|Type of paper:||Questions & Answers|
|Categories:||Analysis Risk management|
Q1. What are some events, factors, or conditions that would alter the assessment schedule?
Many factors might impact events, elements, and conditions that would alter the assessment schedule. For instance, some of the significant events, factors, and states that would change the assessment schedule includes alteration of dates for the assessments, illness/sickness, giving up of jobs and resigning, difficult technical components for the workers, economic factors, time performance, and many more. These are the main influences under events, elements, or conditions that may alter the assessment schedule.
In detail, an event that may alter the assessment schedule is the point at which the intended date of the project occurrence is altered that is postponed to another date that the main project was to be implemented. For instance, the main events that may alter the assessment schedule are deaths, and economic loses to owners, geographic impacts, loss of operation or production, and downtime (Woodward and Pitbaldo, 2010). Therefore, these events could critically cause the risk assessment that was anticipated to be altered.
On the other hand, the factors or the conditions also have a significant alteration to the assessment schedule. According to Kazdin (1973), lack of construction of proper designs and experiment variables can lead to the change of the assessment schedule. Thus, the most common factors and schedule are health conditions, environmental factors, and conditions, time and costs performances, workers relations. These factors and conditions might potentially cause the non-anticipated risk assessments creating significant problems during the project. It is clear that these factors contribute most on how efficient the assessment schedule can be towards project management. Thus, a proper analysis of the specific references can have a massive impact on how the project will fare on.
Q2. How does the prioritization of assets compare to the screening analysis identified in chapter 2?
Screening analysis is an alternative phase before an investment is made in a complete security risk assessment. The comparison between the prioritization of assets and screening analysis is described by the fact that a proper risk authentication can be taken first to review the full warrant of the facilities (Stewart and Mueller, 2011). In other words, screening analysis ensures that the prioritization of assets in the facilities are critically reviewed then a consistent set of consequences categories are induced to each of the security concerned assets.
On the other hand, screening analysis allows the security management teams to categorize the assets in the form of their vulnerabilities where if there are limited resources to complete proper risk assessments then other assets are stated to be good choices based on their consequences if attacked (Nikolaev, Lee, and Jacobson, 2012). Before the screening analysis starts, a standard must be recognized for lecturing significances levels the assets portray. The screening analysis describes best how assets can be maximumly protected and catered for in terms of security while the analysis team is developing the standards.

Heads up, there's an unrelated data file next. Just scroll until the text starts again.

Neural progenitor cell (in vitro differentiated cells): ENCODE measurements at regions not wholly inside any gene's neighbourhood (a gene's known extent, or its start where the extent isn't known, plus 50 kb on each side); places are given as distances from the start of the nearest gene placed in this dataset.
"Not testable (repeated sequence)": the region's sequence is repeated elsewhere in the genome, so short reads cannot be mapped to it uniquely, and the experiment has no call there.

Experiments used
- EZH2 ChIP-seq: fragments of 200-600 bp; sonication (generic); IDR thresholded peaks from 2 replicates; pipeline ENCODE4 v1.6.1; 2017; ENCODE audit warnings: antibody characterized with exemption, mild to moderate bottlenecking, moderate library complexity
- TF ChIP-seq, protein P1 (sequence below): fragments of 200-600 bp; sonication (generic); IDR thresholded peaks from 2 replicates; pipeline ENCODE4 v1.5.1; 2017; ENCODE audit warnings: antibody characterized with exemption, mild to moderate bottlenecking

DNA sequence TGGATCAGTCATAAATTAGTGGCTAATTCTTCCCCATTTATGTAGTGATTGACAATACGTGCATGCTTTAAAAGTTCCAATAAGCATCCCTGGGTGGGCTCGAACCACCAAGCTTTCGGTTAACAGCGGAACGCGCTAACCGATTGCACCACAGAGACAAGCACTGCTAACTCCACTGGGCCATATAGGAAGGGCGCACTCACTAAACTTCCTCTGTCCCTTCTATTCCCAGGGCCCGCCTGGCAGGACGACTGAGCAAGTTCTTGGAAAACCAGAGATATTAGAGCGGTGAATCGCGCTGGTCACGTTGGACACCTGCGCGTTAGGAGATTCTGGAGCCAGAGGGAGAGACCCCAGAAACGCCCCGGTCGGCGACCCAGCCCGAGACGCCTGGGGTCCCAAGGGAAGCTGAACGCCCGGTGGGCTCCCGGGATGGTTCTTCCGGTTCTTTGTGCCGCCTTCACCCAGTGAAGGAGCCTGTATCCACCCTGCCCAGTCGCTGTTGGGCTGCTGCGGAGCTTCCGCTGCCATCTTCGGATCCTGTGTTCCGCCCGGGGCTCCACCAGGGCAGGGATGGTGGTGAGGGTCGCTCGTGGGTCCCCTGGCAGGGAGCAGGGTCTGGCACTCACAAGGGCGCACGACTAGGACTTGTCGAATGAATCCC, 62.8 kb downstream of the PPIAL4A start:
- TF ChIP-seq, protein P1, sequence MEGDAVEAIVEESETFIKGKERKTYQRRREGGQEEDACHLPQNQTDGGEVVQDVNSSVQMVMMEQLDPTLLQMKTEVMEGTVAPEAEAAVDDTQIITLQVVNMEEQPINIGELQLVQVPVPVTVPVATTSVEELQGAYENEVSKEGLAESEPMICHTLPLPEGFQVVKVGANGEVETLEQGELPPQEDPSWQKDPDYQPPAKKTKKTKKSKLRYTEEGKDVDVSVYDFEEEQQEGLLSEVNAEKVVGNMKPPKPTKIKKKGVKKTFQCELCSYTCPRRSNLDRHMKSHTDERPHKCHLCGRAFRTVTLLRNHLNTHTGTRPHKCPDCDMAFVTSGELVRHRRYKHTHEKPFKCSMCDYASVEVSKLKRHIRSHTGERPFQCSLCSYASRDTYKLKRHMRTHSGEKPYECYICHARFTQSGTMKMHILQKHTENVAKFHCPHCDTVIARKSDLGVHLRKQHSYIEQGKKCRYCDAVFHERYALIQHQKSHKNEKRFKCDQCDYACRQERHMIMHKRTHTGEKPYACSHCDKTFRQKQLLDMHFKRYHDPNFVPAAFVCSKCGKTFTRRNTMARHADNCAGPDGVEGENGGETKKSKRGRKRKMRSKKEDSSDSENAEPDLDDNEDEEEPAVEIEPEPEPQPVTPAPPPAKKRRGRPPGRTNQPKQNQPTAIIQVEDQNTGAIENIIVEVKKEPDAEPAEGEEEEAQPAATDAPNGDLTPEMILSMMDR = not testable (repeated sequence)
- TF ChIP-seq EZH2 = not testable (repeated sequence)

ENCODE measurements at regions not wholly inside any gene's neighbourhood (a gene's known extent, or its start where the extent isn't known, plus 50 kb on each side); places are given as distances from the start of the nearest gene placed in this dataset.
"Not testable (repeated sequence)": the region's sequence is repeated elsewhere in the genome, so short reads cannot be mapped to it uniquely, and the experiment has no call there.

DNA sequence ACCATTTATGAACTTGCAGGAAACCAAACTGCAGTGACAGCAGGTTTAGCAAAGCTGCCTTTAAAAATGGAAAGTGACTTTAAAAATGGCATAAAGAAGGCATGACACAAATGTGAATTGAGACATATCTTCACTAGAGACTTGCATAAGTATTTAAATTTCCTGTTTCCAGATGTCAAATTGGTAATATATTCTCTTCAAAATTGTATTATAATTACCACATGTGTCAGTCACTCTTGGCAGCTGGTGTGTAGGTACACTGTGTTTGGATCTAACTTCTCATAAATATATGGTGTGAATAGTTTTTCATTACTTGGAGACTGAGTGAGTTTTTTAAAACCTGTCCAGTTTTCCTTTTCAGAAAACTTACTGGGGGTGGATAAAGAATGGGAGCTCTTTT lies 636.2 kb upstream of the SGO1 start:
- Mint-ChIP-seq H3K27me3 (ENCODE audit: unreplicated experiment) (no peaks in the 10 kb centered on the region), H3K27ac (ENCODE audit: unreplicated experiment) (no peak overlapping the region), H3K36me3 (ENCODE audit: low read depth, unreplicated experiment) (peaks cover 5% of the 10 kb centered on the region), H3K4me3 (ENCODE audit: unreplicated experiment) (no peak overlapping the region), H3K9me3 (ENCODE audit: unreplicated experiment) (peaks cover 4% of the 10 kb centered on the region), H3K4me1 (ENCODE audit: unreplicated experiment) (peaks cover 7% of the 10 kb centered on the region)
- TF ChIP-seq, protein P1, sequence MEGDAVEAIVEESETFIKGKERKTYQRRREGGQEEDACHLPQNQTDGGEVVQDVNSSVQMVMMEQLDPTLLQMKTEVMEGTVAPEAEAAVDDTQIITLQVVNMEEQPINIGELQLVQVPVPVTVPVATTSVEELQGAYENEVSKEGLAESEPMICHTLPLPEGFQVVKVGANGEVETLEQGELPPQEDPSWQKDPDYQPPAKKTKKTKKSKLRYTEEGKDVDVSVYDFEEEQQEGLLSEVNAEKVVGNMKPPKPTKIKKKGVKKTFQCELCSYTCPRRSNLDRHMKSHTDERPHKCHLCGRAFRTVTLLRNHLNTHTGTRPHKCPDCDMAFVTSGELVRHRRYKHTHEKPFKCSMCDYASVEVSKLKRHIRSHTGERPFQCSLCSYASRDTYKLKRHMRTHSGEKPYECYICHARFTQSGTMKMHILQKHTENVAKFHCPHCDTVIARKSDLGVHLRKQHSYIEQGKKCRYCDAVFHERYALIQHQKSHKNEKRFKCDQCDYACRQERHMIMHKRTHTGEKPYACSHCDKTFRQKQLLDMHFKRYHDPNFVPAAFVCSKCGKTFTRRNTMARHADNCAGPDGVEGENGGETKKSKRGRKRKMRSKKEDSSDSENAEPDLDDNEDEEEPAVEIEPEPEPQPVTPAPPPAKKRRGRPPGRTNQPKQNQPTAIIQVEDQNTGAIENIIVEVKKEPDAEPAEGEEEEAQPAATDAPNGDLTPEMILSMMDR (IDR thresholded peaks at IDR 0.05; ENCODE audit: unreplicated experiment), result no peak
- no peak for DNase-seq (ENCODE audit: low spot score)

It is clear that chapter two prioritizes the assets through screening analysis as it identifies the critical analysis of the security platforms that involve the assets in order to reduce the number of an anticipated loses. Thus, it is important to note that there can be a massive danger if the screening analysis is used to delete assets from the lists of the risk assessment. Therefore, it is advisable that screening analyses should be used to prioritize the assets and to schedule the security risk assessments for the assets. Therefore, chapter two creates an indigenous comparison between prioritization of assets and screening analysis.
Kazdin, A. E. (1973). METHODOLOGICAL AND ASSESSMENT CONSIDERATIONS IN EVALUATING REINFORCEMENT PROGRAMS IN APPLIED SETTINGS 1. Journal of applied behavior analysis, 6(3), 517-531.
Nikolaev, A. G., Lee, A. J., & Jacobson, S. H. (2012). Optimal aviation security screening strategies with dynamic passenger risk updates. IEEE Transactions on intelligent transportation systems, 13(1), 203-212.
Stewart, M. G., & Mueller, J. (2011). Cost-benefit analysis of advanced imaging technology full body scanners for airline passenger security screening. Journal of Homeland Security and Emergency Management, 8(1).
Woodward, J. L., & Pitbaldo, R. (2010). LNG Risk Based Safety: modeling and consequence analysis. John Wiley & Sons.
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